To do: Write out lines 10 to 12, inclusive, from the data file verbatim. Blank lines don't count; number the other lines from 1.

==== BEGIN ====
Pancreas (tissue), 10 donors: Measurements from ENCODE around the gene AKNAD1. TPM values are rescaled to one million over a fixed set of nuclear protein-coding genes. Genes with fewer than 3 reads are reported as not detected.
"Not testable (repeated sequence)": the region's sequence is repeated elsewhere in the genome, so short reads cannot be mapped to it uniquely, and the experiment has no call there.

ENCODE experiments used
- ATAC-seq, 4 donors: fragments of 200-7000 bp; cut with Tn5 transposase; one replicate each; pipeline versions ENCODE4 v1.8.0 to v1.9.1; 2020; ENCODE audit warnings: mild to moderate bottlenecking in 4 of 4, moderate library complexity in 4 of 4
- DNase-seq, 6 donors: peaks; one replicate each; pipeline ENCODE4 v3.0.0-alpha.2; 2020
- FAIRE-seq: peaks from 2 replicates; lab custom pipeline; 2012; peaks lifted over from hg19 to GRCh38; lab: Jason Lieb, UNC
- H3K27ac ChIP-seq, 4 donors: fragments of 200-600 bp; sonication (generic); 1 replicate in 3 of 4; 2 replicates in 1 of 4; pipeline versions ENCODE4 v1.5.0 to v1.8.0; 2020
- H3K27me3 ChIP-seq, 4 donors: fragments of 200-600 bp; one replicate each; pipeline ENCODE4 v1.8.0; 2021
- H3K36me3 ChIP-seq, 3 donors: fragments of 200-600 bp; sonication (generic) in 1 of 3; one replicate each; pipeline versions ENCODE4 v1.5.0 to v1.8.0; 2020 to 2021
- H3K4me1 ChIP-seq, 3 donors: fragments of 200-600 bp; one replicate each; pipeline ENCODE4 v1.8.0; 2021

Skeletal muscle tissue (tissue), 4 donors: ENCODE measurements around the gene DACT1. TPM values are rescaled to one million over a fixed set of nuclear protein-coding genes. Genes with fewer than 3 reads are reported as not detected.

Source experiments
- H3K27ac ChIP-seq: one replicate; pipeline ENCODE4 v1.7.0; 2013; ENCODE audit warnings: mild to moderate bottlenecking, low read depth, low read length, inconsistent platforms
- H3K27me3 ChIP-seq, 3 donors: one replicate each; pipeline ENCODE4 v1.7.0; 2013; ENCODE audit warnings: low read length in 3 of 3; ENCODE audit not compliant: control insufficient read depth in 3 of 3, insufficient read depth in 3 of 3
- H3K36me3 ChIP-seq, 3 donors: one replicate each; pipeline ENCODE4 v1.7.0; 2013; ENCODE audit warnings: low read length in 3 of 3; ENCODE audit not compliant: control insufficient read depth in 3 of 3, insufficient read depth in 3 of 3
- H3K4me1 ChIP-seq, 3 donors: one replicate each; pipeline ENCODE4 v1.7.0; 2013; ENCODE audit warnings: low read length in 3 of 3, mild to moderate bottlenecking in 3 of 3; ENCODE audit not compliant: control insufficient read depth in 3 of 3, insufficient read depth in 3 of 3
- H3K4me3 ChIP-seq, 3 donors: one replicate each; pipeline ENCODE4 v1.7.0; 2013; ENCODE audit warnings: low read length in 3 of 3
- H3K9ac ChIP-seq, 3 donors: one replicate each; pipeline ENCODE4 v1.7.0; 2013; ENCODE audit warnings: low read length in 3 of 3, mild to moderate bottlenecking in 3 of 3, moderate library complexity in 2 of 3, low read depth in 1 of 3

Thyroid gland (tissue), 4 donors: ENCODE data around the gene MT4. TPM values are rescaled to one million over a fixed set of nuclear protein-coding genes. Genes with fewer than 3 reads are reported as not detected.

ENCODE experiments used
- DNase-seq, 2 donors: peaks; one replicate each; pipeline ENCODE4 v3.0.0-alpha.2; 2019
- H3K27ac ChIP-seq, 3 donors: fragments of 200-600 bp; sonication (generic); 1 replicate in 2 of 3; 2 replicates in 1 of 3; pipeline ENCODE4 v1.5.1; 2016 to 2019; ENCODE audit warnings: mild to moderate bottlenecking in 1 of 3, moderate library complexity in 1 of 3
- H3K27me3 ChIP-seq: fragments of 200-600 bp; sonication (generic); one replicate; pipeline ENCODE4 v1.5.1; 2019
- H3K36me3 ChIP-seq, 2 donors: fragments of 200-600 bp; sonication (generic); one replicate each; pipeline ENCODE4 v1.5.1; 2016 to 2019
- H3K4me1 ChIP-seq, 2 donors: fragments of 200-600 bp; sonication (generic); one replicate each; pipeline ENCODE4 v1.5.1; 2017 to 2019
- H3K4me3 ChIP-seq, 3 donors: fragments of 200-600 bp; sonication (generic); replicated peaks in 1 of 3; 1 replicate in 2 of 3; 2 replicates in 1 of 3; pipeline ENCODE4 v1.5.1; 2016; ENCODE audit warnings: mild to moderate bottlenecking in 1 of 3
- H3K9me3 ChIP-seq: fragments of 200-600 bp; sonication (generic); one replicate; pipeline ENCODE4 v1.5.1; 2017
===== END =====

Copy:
- H3K4me1 ChIP-seq, 3 donors: fragments of 200-600 bp; one replicate each; pipeline ENCODE4 v1.8.0; 2021

Skeletal muscle tissue (tissue), 4 donors: ENCODE measurements around the gene DACT1. TPM values are rescaled to one million over a fixed set of nuclear protein-coding genes. Genes with fewer than 3 reads are reported as not detected.

Source experiments